The Center for Celtic Studies program welcomed the public to join them for their annual celebration of Samhain, the Celtic harvest festival celebrated from Oct. 31 to Nov. 1.
This event was free and open to the public with both popular and educational entertainment.
This Celtic New Year celebration was hosted at the Edith S. Hefter Center, accompanied by live Irish music, fortune telling, costume contests, Celtic horror films, and a presentation on Irish artist Harry Clarke.
“It’s just a very fun way of learning about the Celtic world but also having a good time with other people who want to learn the same kind of things,” says José Lanters, the co-director of the UWM Center for Celtic studies, along with Bairbre Ní Chiardha.
Some Samhain traditions include carving turnips instead of pumpkins, singing, dancing, honoring the dead, and making bara brith, sometimes known as “speckled bread”, where they hide tiny objects like coins, rings, and babies to predict the future. There is also a parade in Derry, Ireland, where Samhain is a most popular.
Samhain, also called Oiche Shamhna, means “Halloween Night”. It’s the time of year when the barriers between the layers of the physical world and the spirit world are the thinnest.
“It’s a little bit of the mystical, and there are wonderful legends,” says Merribeth Herbert, who has been studying with Ní Chiardha and John Gleeson in the Celtic Studies department for seven years. “It’s not a dangerous time. It’s a little bit of a scary time, but it’s like scary and fun at the same time. It’s like what our Halloween used to be or should be.”
Herbert is also a Reiki master teacher. At the Samhain celebration, she facilitated the fortune telling game called Puicin. It is named after the Púca, which is a member of the Sidhe, or spirit people, resembling a large horse. Herbert says she knows that Puicin is more than a game and believes that the individual
person and the energies in the universe are telling the fortunes, not her.
“I know my hands get really hot when I’m doing this game with people,” says Herbert. “There’s energetic stuff going on. I’m very tired when I’m done.”
Before the main event, two short films were presented. One was “Tumult”, a Scottish parody of a horror film about violent Vikings in modern-day Scotland. The other was a Nova Scotian parody horror film, and the first Gaelic language short film made in North America called Faire Chaluim Mhic Leoid/The Wake of Calum MacLeod.
The art presentation of Harry Clarke was the favorite part of the evening for Chris Avila-Burke, 25, a junior in the Rad-Tech program at UWM.
“It was….eerie and enthralling,” says Avila-Burke.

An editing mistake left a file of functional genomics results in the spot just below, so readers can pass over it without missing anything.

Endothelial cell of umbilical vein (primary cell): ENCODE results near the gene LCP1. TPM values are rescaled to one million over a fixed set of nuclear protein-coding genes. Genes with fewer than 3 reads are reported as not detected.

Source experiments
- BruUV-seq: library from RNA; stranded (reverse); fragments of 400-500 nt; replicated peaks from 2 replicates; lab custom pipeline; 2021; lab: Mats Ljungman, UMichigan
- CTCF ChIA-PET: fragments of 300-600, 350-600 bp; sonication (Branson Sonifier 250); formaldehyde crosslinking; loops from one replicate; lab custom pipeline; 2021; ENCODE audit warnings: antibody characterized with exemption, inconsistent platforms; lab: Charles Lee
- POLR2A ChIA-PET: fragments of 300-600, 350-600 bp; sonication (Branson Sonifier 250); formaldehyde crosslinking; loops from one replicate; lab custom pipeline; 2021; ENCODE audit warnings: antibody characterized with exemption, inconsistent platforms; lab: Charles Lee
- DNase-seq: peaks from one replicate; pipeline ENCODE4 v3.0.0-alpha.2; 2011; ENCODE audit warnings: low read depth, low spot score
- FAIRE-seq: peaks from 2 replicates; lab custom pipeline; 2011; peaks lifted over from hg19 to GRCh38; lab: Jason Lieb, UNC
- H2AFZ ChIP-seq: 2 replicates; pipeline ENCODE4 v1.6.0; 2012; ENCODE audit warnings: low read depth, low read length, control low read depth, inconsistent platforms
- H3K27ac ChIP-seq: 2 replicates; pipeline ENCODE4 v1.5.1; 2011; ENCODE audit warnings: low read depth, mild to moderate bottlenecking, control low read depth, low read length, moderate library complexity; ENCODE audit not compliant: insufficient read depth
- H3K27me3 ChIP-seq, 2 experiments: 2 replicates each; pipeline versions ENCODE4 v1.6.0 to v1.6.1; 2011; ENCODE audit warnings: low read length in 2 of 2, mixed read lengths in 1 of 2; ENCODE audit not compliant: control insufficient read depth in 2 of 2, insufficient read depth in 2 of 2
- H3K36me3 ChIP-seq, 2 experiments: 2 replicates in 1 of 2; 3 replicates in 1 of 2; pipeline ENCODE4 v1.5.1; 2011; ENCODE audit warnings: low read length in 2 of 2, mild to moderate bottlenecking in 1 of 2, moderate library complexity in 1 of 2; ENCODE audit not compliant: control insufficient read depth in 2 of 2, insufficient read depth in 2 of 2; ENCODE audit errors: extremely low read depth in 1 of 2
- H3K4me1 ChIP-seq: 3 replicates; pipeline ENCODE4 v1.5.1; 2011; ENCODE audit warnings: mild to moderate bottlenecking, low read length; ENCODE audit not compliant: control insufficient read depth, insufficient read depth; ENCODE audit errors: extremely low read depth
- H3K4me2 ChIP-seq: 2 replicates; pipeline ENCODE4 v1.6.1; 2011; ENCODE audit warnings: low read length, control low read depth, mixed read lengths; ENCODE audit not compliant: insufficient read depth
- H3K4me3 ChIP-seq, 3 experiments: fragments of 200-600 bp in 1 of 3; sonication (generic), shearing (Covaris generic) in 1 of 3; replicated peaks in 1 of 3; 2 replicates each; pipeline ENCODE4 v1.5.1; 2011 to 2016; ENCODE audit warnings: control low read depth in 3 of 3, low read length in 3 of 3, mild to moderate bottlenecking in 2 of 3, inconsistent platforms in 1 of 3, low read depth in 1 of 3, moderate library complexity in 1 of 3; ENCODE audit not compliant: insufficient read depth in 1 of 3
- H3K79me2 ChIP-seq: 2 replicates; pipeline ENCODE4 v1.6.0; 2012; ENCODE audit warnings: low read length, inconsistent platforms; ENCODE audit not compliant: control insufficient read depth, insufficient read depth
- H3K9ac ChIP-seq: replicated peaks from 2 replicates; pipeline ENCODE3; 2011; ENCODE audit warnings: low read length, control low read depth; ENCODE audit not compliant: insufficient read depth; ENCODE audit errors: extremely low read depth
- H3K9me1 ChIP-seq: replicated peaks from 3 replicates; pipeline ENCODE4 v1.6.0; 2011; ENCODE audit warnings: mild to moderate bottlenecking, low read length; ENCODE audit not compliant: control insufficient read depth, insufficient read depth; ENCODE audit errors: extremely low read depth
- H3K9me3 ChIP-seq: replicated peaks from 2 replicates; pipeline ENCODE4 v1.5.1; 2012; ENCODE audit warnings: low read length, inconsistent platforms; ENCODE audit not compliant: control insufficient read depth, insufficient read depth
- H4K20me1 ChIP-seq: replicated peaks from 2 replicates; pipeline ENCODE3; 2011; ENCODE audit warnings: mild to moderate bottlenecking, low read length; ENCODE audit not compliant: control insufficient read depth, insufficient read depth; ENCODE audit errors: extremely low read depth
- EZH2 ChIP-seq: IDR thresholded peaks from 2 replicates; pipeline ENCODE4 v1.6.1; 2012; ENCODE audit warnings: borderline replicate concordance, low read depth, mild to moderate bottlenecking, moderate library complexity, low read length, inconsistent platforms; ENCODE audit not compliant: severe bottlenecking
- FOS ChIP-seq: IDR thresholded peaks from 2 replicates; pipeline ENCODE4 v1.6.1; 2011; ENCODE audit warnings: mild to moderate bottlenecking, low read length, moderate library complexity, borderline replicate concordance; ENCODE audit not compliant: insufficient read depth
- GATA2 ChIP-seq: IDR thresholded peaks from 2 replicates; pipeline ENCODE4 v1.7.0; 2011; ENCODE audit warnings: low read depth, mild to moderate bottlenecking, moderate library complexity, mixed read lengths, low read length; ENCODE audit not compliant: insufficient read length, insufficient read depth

The main event was a presentation by Dr. Marguerite Helmers called “A Macabre and Pestilential Vision: The Irish Artist Harry Clarke.” Helmers is a professor of English at UW-Oshkosh and author of “Harry Clarke’s War: Illustrations for Ireland’s Memorial Records, 1914-1918”.
Helmers spoke on how Clarke was like a rock star from that part of the 20th century in Ireland. Becoming well-known for his stained-glass art and book illustrations, he drew inspiration from Charlie Chaplin and Edgar Allen Poe. Helmers presented a slideshow of drawings from “Tales of Mystery and Imagination” written by Poe and illustrated by Clarke. These illustrations were paired with Poe’s stories, such as “Fall of the House of Usher”, “Ligeia”, “Message in a Bottle”, and “Morella”.
“I’ve been trying to allude to Clarke’s ability to create other worlds, what we call heterotopias, how through illustration he brings to the real world into contact with the world beyond the veil, that of the spirit, the grotesque, the decayed, the living and the dead,” says Helmers, ending her presentation.
Helmers is currently working on an edited collection of new essays called “Harry Clarke & Artistic Visions of the New Irish State” alongside Angela Griffith and Róisín Kennedy.
“The center on campus offers classes on Irish language and all various aspects of the Celtic world from history to literature, to anthropology,” says Lanters.
Holly Kirkpatrick, 23, is a Pagan, Linguistic Anthropology major in her 6th year at UWM. She actively celebrates Samhaim and showed up to support the CCS.
“I started learning Irish my first semester at UWM, and it wasn’t long before I fell in love with everything Irish – the language, the culture, the folklore, everything,” says Kirkpatrick.
This lead to her partaking in the semester abroad program to Ireland, which she says wouldn’t have been possible without the Center for Celtic Studies and all the faculty, students, and volunteers who have kept it going all these years.
Herbert shows her love for this program by having been to Ireland seven times in the past eight years.
“I don’t do normal languages,” says Herbert. “I’ve done Hebrew. I’ve done Welsh. I’ve done Norwegian. The one I really fell in love with was Irish. I love what Celtic Studies does. John Gleeson and Bairbre Ní Chiardha have been great assets for us.”
Lanters wishes to spread the word about what the center on campus does and that they have this outreach to the broader community in Milwaukee.